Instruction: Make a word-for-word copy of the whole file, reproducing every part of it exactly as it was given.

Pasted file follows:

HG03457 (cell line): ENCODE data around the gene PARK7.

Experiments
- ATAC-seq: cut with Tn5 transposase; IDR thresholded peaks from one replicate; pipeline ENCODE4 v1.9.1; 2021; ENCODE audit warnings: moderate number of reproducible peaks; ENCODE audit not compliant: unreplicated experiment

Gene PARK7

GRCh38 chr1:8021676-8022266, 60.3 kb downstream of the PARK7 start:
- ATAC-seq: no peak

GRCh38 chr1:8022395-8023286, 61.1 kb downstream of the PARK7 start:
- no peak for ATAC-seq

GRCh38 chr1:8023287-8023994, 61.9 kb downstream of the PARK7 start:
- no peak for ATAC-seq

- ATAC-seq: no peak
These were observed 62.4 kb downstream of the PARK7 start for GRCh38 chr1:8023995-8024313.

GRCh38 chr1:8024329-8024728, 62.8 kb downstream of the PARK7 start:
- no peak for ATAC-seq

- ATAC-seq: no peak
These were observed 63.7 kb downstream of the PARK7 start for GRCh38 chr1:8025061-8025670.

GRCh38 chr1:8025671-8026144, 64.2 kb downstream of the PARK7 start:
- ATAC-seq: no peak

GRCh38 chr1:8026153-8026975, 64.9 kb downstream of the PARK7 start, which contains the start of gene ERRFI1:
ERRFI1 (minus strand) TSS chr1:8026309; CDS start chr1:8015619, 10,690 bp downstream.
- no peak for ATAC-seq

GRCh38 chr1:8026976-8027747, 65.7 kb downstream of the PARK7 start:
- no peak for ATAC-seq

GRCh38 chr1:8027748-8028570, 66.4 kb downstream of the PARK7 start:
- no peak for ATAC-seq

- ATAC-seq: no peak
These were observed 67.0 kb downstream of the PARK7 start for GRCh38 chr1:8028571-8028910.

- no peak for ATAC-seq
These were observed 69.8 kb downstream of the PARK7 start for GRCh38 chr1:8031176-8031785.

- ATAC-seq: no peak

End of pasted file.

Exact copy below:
HG03457 (cell line): ENCODE data around the gene PARK7.

Experiments
- ATAC-seq: cut with Tn5 transposase; IDR thresholded peaks from one replicate; pipeline ENCODE4 v1.9.1; 2021; ENCODE audit warnings: moderate number of reproducible peaks; ENCODE audit not compliant: unreplicated experiment

Gene PARK7

GRCh38 chr1:8021676-8022266, 60.3 kb downstream of the PARK7 start:
- ATAC-seq: no peak

GRCh38 chr1:8022395-8023286, 61.1 kb downstream of the PARK7 start:
- no peak for ATAC-seq

GRCh38 chr1:8023287-8023994, 61.9 kb downstream of the PARK7 start:
- no peak for ATAC-seq

- ATAC-seq: no peak
These were observed 62.4 kb downstream of the PARK7 start for GRCh38 chr1:8023995-8024313.

GRCh38 chr1:8024329-8024728, 62.8 kb downstream of the PARK7 start:
- no peak for ATAC-seq

- ATAC-seq: no peak
These were observed 63.7 kb downstream of the PARK7 start for GRCh38 chr1:8025061-8025670.

GRCh38 chr1:8025671-8026144, 64.2 kb downstream of the PARK7 start:
- ATAC-seq: no peak

GRCh38 chr1:8026153-8026975, 64.9 kb downstream of the PARK7 start, which contains the start of gene ERRFI1:
ERRFI1 (minus strand) TSS chr1:8026309; CDS start chr1:8015619, 10,690 bp downstream.
- no peak for ATAC-seq

GRCh38 chr1:8026976-8027747, 65.7 kb downstream of the PARK7 start:
- no peak for ATAC-seq

GRCh38 chr1:8027748-8028570, 66.4 kb downstream of the PARK7 start:
- no peak for ATAC-seq

- ATAC-seq: no peak
These were observed 67.0 kb downstream of the PARK7 start for GRCh38 chr1:8028571-8028910.

- no peak for ATAC-seq
These were observed 69.8 kb downstream of the PARK7 start for GRCh38 chr1:8031176-8031785.

- ATAC-seq: no peak